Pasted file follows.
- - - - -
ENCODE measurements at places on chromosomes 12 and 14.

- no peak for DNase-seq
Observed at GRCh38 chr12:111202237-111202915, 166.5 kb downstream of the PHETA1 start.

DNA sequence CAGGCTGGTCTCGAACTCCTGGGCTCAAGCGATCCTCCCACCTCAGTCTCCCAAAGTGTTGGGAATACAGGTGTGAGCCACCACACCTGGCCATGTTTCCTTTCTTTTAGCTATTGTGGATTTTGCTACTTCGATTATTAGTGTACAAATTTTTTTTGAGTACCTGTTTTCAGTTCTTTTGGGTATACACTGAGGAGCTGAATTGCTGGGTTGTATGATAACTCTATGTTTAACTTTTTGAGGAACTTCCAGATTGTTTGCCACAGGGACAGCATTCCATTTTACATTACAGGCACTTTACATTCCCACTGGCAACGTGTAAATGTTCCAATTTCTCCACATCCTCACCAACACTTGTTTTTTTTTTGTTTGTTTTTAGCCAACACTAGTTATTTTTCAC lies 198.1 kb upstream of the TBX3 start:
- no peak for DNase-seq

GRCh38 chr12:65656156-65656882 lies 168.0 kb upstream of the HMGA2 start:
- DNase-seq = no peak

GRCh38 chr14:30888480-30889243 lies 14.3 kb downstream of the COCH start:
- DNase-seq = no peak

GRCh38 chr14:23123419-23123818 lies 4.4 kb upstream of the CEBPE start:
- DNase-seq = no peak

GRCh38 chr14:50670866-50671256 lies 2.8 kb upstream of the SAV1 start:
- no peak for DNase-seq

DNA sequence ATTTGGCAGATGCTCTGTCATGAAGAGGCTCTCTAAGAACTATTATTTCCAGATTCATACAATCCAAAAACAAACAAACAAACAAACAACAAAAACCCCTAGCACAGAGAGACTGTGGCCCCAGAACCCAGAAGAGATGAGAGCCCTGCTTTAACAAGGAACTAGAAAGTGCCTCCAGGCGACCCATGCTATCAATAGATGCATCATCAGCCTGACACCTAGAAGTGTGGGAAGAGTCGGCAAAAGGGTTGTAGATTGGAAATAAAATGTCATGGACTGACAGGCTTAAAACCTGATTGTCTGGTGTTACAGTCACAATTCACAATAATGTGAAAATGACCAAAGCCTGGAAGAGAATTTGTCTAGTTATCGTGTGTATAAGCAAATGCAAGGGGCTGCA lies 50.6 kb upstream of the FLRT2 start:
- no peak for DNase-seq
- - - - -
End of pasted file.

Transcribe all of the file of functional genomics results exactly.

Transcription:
ENCODE measurements at places on chromosomes 12 and 14.

- no peak for DNase-seq
Observed at GRCh38 chr12:111202237-111202915, 166.5 kb downstream of the PHETA1 start.

DNA sequence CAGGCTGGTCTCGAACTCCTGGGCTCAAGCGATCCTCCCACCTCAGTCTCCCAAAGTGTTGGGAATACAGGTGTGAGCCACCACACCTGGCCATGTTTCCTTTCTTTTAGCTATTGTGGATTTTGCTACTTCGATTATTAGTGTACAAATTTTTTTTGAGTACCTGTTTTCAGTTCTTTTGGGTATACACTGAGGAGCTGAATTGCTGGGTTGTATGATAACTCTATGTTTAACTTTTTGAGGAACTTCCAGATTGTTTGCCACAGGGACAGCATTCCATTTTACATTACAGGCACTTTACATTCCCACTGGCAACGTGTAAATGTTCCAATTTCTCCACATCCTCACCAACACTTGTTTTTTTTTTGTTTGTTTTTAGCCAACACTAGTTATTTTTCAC lies 198.1 kb upstream of the TBX3 start:
- no peak for DNase-seq

GRCh38 chr12:65656156-65656882 lies 168.0 kb upstream of the HMGA2 start:
- DNase-seq = no peak

GRCh38 chr14:30888480-30889243 lies 14.3 kb downstream of the COCH start:
- DNase-seq = no peak

GRCh38 chr14:23123419-23123818 lies 4.4 kb upstream of the CEBPE start:
- DNase-seq = no peak

GRCh38 chr14:50670866-50671256 lies 2.8 kb upstream of the SAV1 start:
- no peak for DNase-seq

DNA sequence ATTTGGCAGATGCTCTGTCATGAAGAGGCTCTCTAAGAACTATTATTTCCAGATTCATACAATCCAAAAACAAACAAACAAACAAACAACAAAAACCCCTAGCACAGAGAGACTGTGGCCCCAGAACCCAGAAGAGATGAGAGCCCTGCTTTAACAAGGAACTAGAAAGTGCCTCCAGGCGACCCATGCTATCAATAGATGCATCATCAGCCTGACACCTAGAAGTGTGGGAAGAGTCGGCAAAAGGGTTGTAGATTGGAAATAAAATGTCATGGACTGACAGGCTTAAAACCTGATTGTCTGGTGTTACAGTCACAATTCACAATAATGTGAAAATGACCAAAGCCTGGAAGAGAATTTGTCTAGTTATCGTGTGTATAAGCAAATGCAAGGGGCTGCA lies 50.6 kb upstream of the FLRT2 start:
- no peak for DNase-seq